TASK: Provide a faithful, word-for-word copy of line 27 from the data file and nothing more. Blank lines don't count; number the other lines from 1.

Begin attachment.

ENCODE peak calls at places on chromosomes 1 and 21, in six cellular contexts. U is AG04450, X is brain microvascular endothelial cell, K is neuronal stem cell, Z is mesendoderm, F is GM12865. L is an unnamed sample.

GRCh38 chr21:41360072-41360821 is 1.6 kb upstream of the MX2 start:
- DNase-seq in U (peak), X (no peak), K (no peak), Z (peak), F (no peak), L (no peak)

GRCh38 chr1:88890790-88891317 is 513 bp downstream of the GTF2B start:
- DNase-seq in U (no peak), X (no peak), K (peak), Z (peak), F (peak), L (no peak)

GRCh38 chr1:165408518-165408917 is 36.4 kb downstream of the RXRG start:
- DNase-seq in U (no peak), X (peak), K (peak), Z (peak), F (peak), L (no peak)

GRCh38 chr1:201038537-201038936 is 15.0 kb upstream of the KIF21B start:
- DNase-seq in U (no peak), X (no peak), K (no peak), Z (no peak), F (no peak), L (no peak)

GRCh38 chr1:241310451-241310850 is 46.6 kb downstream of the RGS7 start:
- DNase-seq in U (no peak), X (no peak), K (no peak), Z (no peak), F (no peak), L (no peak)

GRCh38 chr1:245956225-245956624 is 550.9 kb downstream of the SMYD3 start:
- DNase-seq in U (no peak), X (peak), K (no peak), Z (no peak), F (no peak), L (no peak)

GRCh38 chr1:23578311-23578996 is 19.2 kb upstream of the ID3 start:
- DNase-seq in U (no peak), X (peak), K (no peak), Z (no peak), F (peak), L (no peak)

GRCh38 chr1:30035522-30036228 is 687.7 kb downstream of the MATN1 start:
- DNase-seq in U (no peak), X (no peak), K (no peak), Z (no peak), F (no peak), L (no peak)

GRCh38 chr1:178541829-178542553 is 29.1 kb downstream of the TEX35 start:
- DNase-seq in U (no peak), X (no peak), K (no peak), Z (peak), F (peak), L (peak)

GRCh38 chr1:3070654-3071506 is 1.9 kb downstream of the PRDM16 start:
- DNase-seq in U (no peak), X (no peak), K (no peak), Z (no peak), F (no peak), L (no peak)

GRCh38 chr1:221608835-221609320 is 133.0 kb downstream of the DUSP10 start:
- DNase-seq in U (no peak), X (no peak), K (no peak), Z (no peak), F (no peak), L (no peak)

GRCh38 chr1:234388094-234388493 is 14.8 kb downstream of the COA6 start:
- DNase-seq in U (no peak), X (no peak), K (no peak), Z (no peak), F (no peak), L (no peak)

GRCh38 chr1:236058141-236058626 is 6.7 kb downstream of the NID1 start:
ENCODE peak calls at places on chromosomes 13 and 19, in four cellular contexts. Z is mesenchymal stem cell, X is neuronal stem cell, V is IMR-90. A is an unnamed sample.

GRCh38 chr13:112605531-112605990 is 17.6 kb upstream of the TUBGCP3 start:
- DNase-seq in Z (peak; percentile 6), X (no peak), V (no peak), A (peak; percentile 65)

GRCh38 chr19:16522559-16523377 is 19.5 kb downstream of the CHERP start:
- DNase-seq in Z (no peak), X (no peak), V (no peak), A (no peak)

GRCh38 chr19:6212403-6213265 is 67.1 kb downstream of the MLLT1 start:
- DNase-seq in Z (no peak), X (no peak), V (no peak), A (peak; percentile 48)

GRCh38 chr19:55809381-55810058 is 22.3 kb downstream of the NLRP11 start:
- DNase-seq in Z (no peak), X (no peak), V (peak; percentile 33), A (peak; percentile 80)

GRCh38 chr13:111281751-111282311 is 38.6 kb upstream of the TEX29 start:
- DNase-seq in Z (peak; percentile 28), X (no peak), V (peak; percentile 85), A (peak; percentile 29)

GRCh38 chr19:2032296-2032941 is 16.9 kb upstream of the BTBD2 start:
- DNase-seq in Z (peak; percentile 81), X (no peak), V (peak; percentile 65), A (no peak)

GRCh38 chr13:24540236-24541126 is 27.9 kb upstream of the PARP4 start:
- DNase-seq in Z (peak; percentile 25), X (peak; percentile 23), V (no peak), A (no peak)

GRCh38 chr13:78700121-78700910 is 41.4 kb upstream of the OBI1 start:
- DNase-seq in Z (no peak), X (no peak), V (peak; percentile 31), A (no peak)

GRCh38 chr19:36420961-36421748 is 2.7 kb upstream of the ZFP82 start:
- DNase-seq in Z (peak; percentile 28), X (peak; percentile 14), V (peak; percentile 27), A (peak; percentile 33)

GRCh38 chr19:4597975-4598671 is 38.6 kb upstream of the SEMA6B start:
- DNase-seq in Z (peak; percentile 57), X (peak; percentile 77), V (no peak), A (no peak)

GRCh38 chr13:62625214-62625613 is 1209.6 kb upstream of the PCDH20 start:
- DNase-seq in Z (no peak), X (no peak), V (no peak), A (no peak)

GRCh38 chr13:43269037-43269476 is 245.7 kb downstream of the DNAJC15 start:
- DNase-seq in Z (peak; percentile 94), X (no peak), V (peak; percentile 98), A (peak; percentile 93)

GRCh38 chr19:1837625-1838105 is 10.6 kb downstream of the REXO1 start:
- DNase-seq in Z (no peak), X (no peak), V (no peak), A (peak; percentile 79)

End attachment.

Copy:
ENCODE peak calls at places on chromosomes 13 and 19, in four cellular contexts. Z is mesenchymal stem cell, X is neuronal stem cell, V is IMR-90. A is an unnamed sample.